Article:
One of my favorite questions has always been “can I take money out of my 401(k) account to repay the loan?” Unfortunately, that is not an option. That is like moving $50 from the right pocket in my jeans to the left pocket and thinking I now have $100. It is the same account, so using the same money that is already in the account does not make the loan balance disappear.
How Does a Deemed Distribution of a Loan Impact the Plan?
At the plan level, the loan remains outstanding and owed to the plan pursuant to the enforceable agreement. The loan balance (with accrued interest) will be considered a plan asset until the participant terminates employment. Why is that important? In most cases, an active participant has not yet earned the right to a distribution from the plan; and, even if the loan is defaulted and taxed, that does not relieve the participant from the obligation to repay the loan.
From a fiduciary standpoint, that may prevent the employee from being able to take any subsequent loan from the plan. For example, if the loan policy allows only one participant loan outstanding, that participant already has one outstanding (it just happens to be in default) and cannot take another one.
What if the loan policy permits two loans outstanding? Should the plan fiduciary allow a participant who has already defaulted on one loan request another loan? Fiduciaries should tread carefully here, see Rule #2 above regarding prohibited transactions. A pattern of new loans issued after loan defaults could be viewed as circumventing the distribution provisions in the plan.
Would it be prudent to permit an active employee who has defaulted on a participant loan to take another one? Likely a facts and circumstances case and well beyond the scope of this blog. But it may be prudent to indicate in the loan policy that new loan requests will be denied if there is a prior defaulted loan.
Can an Active Participant Who Had a Loan Deemed Taxable Subsequently Repay the Loan?
Absolutely! In fact, an active participant who had a loan deemed distributed still has the obligation under the promissory note to repay the loan. If the employee wants to repay the loan, the loan repayments would be considered “after-tax” and must be tracked separately. Recall that the participant has already paid taxes on the outstanding loan balance; therefore, the separate after-tax accounting prevents the participant from being taxed on the same distribution twice. Any earnings in the separate after-tax account would be taxable upon a distribution.
How Does a Fiduciary Enforce Loan Repayments?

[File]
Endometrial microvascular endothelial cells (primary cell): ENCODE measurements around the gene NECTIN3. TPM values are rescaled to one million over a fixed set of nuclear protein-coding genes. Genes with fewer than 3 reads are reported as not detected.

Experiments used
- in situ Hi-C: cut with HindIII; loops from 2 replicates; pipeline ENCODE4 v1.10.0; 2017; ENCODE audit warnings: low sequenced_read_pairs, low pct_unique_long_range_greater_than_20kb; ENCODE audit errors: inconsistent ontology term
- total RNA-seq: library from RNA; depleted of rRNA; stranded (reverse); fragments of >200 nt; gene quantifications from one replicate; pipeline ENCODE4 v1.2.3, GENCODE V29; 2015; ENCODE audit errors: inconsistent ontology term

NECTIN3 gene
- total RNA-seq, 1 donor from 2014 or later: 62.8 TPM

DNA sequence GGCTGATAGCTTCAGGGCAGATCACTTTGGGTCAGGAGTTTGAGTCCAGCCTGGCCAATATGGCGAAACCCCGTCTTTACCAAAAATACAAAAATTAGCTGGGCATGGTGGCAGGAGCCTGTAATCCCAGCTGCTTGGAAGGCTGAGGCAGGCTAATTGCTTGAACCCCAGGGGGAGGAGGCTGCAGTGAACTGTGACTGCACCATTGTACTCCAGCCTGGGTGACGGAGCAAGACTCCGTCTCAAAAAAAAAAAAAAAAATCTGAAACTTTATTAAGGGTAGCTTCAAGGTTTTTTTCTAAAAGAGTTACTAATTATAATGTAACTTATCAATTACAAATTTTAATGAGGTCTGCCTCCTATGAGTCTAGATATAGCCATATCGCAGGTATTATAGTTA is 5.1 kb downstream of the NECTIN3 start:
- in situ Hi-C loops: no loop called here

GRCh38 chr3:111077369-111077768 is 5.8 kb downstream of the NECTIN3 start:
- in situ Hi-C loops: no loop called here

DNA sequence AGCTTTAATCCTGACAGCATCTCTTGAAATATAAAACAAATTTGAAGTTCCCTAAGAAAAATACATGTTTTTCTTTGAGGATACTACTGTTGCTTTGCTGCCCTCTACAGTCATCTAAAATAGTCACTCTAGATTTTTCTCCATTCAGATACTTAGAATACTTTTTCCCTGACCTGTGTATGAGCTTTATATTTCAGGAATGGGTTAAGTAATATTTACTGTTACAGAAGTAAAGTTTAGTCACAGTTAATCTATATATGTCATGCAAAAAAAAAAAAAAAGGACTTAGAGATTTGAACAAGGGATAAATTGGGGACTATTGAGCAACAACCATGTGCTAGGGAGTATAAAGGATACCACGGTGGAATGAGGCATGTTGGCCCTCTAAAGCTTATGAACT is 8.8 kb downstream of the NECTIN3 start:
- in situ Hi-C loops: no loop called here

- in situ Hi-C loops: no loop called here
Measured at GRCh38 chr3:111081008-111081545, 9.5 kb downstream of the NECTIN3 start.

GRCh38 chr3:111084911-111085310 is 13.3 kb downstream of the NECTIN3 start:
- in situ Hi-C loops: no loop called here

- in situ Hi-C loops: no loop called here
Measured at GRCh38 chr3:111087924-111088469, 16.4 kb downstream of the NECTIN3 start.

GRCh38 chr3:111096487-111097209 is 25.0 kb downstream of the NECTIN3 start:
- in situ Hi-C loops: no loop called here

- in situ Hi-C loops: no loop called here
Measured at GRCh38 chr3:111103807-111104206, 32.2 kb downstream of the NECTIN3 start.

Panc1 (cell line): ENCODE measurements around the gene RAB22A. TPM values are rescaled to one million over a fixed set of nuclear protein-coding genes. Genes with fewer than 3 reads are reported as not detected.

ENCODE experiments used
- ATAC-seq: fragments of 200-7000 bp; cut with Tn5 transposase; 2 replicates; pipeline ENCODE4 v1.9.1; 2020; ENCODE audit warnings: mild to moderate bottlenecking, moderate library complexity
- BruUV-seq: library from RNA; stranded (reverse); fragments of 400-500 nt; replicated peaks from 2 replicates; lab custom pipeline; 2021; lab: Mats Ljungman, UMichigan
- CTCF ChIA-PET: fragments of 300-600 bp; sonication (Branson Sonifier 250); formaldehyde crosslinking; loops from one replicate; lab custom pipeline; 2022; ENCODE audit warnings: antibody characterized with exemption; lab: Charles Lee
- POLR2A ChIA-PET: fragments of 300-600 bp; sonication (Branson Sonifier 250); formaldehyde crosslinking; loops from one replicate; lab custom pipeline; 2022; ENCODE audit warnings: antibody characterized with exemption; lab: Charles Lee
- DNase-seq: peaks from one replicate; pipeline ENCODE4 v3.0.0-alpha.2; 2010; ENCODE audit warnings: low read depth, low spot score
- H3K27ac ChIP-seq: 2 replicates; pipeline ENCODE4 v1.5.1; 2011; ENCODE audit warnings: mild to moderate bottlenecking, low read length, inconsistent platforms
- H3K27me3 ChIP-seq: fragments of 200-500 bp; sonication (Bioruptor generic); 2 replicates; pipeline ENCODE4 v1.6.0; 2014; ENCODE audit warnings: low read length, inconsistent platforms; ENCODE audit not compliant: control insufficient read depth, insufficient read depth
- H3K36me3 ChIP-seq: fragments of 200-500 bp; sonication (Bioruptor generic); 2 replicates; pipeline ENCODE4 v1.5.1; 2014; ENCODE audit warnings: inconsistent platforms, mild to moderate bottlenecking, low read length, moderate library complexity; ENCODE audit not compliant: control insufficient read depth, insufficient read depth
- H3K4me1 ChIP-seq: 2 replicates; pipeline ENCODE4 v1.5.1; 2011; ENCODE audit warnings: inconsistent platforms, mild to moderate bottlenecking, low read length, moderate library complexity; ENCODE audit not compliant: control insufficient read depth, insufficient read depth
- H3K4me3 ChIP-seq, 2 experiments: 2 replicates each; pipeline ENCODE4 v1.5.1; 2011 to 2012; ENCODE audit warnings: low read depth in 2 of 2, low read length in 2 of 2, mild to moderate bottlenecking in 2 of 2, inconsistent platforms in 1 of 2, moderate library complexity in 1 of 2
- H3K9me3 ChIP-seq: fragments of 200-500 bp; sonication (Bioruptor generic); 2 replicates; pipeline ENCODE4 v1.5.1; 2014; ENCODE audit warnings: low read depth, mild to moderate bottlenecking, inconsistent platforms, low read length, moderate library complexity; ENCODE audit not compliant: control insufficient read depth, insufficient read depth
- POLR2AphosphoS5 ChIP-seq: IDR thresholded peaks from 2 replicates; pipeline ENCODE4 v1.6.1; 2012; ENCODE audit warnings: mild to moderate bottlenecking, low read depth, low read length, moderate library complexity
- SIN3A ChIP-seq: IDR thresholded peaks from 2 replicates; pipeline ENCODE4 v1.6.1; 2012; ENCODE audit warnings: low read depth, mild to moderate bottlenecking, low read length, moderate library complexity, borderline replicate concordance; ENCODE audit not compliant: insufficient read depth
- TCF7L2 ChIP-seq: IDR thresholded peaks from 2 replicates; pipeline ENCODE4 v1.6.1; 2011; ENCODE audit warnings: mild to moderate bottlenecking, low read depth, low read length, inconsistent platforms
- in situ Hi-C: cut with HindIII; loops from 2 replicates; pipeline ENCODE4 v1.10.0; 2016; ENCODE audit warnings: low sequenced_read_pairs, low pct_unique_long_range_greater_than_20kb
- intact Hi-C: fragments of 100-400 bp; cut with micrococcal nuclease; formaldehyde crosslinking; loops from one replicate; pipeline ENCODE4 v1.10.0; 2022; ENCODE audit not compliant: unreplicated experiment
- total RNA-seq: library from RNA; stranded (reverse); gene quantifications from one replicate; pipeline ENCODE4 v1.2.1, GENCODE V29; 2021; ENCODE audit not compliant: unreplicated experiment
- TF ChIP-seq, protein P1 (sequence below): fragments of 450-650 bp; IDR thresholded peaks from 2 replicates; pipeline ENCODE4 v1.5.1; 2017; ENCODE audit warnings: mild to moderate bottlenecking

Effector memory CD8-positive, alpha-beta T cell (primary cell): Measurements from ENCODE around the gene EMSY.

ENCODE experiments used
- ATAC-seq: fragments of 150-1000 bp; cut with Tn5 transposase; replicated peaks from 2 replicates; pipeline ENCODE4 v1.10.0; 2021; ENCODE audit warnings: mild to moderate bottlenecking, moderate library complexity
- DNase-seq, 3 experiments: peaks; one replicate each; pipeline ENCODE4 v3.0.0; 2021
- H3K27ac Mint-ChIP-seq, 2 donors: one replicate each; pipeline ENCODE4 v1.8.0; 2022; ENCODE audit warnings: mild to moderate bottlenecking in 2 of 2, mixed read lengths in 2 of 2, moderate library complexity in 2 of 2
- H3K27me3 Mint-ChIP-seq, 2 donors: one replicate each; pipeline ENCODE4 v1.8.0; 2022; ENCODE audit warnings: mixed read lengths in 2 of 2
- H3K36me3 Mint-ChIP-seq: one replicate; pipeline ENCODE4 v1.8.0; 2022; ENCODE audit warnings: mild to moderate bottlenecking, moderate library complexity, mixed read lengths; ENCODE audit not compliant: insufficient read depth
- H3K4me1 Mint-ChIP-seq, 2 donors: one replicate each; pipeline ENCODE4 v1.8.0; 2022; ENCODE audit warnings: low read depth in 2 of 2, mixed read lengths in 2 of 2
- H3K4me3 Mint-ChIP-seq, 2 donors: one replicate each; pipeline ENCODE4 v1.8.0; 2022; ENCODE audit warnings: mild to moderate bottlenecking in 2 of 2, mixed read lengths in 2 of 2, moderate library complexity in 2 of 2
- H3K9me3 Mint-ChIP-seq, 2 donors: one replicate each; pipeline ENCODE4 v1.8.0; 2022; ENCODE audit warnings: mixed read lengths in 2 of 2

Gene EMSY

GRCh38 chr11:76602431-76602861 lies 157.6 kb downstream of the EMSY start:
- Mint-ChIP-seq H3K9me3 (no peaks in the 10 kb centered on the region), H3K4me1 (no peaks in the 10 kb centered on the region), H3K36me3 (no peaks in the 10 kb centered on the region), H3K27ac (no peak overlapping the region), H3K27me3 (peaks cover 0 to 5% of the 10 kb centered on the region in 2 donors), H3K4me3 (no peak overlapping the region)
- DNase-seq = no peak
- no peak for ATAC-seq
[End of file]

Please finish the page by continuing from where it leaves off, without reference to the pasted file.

That is an interesting juxtaposition, especially in states like California and Virginia where ERISA does not preempt state law with regard to voluntary payroll deductions. In those states, employers must follow the employee’s direction to revoke voluntary payroll deductions if the employee instructs the employer to cease the deductions.
If the participant loan is contingent upon repayments via after-tax payroll deduction, as stated in the promissory note and the loan policy, then the fiduciary has a duty to collect the repayments; however, there may be practical considerations (such as state law) that prevents the fiduciary from enforcing the deductions through payroll.
Best Practices: Fiduciaries should carefully consider how 401(k) loans will be repaid. To avoid repayment failures, many loan policies require repayment through after-tax payroll deduction.
Any Additional Fiduciary Considerations Regarding 401(k) Loans?
Glad you asked! Both Internal Revenue Service (IRS) and Department of Labor (DOL) have enforcement authority in this area. The IRS enforces taxation (Rule #3 – impacts the participant), and DOL enforces prohibited transaction violations (Rule #2 – impacts the fiduciary).
Participant loans are a reportable item on the plan’s annual Form 5500, so that makes the plan vulnerable to IRS examinations and DOL investigations. Deemed distributions of participant loans are a separate line item on the Schedule H to the Form 5500. If the plan must report deemed distributions on the Form 5500, it may be a red flag response increasing the likelihood of an audit.
The good news is that IRS offers (newly improved) solutions for correcting participant loan errors through self-correction under the Employee Plans Compliance Resolution System (Rev. Proc. 2021-30) and DOL offers fiduciary relief under the Voluntary Fiduciary Correction Program. We will review some common loan errors in 401(k)ology Blog - Part 2 of Participant Loans.
If you are considering adding a loan program or currently offer loans in your 401(k) plan, you should be aware of the rules and should have established policies and procedures in place to properly maintain the loan program. Our retirement service team at Newfront is available to assist you with any questions regarding participant loans or other retirement plan related questions that may arise.
Email us at 401kHelp@newfront.com
Helpful Quick Links
DOL Voluntary Fiduciary Correction Program
IRS Employee Plans Compliance Resolution System
IRS Retirement Topics: Plan Loans
IRS Retirement Plan FAQs Regarding Loans
About the author
Joni L. Jennings
Retirement Services Compliance Manager
Joni Jennings, CPC, CPFA is Newfront Retirement Services, Inc. Compliance Manager. Her 30 years of ERISA compliance experience expands value to sponsors of qualified retirement plans by offering compliance support to our team of advisors and valued clients. She specializes in IRS/DOL plan corrections for 401(k) plans, plan documents and plan design.
The information provided is of a general nature and an educational resource. It is not intended to provide advice or address the situation of any particular individual or entity. Any recipient shall be responsible for the use to which it puts this document. Newfront shall have no liability for the information provided. While care has been taken to produce this document, Newfront does not warrant, represent or guarantee the completeness, accuracy, adequacy, or fitness with respect to the information contained in this document. The information provided does not reflect new circumstances, or additional regulatory and legal changes. The issues addressed may have legal, financial, and health implications, and we recommend you speak to your legal, financial, and health advisors before acting on any of the information provided.